Q. I grew up in South Texas going to the family ranch with my father, who was an excellent self-taught botanist and biologist. He had learned a lot of folk medicine from his father’s Hispanic cowhands.
He taught me the value of aloe vera. During the 1980s oil boom my oldest son roughnecked for his college money. I was drinking coffee on my back porch at 4:30 one morning when my son drove up. He was holding up a bandaged thumb and his face had an ugly gray cast to it.
“Hurt my thumb hanging out a fluorescent light on the rig. It burst and cut me. The doctor gave me two shots for the pain, but I can’t sleep. My thumb is on fire. Can you help, mom?”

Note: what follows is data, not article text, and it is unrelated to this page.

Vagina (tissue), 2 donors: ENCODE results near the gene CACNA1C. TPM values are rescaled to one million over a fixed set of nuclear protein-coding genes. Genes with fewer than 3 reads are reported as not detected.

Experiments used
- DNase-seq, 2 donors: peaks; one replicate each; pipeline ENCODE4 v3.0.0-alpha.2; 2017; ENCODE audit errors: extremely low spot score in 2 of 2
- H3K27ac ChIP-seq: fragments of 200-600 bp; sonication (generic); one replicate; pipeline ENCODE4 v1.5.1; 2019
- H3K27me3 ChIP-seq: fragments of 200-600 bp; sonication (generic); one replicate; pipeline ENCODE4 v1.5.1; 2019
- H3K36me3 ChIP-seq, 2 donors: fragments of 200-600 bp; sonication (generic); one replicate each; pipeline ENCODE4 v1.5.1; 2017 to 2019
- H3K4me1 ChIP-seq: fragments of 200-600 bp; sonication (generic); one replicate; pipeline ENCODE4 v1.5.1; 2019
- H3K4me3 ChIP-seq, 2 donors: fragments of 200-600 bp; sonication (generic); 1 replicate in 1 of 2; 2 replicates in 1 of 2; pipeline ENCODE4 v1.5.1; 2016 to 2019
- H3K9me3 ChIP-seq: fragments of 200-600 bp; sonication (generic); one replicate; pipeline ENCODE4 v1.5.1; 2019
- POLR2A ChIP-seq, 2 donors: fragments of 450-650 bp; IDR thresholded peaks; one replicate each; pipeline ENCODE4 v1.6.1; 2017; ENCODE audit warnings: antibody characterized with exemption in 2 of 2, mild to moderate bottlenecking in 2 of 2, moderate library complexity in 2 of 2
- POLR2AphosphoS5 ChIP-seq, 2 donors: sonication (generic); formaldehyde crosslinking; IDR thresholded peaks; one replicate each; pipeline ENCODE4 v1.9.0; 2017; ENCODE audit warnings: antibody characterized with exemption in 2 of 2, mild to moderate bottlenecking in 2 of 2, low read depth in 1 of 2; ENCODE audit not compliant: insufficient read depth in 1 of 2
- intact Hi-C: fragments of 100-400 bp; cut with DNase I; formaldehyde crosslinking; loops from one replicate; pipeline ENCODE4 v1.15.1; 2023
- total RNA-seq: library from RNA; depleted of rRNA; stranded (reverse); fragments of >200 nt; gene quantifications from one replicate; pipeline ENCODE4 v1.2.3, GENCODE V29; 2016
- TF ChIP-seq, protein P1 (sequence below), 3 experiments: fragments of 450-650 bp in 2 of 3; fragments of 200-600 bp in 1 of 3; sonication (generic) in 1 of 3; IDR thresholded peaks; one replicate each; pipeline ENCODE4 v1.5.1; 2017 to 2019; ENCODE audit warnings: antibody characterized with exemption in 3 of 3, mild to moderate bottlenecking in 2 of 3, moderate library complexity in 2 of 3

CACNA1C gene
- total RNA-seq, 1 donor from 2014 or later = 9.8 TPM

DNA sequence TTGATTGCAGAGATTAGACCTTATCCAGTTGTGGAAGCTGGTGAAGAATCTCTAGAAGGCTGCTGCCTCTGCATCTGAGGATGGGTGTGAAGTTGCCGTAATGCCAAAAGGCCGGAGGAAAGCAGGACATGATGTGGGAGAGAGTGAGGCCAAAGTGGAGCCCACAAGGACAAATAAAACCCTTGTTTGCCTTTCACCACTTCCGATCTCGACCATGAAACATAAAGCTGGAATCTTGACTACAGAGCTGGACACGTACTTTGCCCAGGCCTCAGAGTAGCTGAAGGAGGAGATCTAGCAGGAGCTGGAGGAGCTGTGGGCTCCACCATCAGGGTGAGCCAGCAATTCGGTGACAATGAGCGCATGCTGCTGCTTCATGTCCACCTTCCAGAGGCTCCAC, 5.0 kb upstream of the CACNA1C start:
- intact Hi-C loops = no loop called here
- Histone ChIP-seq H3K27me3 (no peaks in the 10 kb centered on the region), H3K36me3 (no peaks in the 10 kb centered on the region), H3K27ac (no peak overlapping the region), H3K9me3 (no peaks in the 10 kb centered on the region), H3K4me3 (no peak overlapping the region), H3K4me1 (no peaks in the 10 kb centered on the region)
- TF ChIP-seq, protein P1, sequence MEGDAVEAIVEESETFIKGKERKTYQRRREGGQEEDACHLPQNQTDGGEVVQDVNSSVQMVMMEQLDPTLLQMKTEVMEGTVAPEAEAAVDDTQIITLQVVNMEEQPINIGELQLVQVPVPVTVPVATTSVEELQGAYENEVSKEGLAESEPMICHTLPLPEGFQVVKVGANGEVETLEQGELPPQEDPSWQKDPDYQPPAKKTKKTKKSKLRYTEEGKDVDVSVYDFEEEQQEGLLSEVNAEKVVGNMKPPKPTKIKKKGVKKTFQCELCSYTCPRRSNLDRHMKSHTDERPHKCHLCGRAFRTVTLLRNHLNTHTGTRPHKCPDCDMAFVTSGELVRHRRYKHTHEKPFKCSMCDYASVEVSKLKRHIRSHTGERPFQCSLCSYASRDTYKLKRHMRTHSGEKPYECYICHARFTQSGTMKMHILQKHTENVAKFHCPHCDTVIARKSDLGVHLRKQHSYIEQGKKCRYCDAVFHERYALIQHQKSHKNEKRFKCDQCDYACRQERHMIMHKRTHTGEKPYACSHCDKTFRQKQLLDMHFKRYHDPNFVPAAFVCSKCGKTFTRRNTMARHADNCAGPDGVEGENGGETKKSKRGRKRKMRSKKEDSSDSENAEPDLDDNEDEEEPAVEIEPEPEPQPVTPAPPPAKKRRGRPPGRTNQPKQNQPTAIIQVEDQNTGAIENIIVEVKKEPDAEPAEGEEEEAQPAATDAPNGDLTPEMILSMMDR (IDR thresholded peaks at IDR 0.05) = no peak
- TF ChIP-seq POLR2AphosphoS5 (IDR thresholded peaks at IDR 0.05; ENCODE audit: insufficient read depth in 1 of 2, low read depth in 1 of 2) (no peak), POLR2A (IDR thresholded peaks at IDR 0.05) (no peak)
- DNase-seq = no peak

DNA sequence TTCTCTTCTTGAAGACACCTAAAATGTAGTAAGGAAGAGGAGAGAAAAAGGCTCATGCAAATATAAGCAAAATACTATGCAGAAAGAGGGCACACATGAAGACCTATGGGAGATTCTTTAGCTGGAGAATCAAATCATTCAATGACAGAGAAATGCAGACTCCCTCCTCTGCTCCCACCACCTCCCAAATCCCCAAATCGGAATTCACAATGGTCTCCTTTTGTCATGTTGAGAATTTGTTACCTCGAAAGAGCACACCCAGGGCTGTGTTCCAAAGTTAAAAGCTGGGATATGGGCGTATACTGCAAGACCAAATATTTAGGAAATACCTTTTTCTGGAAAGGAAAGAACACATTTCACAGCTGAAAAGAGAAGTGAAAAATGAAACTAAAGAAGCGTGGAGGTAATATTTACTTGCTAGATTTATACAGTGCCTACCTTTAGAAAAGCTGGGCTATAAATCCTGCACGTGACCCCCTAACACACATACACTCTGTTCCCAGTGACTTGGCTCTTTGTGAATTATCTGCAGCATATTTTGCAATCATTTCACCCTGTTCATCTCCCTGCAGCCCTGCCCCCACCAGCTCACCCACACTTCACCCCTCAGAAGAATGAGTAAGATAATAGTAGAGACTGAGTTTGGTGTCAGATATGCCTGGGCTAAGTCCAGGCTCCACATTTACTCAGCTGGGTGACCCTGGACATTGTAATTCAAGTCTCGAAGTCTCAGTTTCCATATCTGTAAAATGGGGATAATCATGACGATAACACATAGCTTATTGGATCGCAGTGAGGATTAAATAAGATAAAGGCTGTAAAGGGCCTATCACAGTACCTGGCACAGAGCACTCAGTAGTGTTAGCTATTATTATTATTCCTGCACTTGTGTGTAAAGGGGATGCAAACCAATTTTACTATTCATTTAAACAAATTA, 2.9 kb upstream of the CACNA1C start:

I pulled a big leaf off the aloe vera plant beside the porch, split it and applied the gel to the cut. My son looked at me in wonder. “It quit hurting, mom,” he gasped. Then he went straight to bed and slept with the big leaf held around his thumb until 6 that evening. Then he strolled into the kitchen with a fresh leaf on his thumb and asked, “what’s for supper?” He swears to this day that the aloe vera pulp completely stopped the terrible burning pain that the shots hadn’t helped in the least.
A. Aloe vera has been used for thousands of years to treat wounds, burns and other skin problems. Studies have not consistently demonstrated any benefit, but folk healers continue to believe in its value. Your son’s experience may not be scientific, but it certainly is convincing.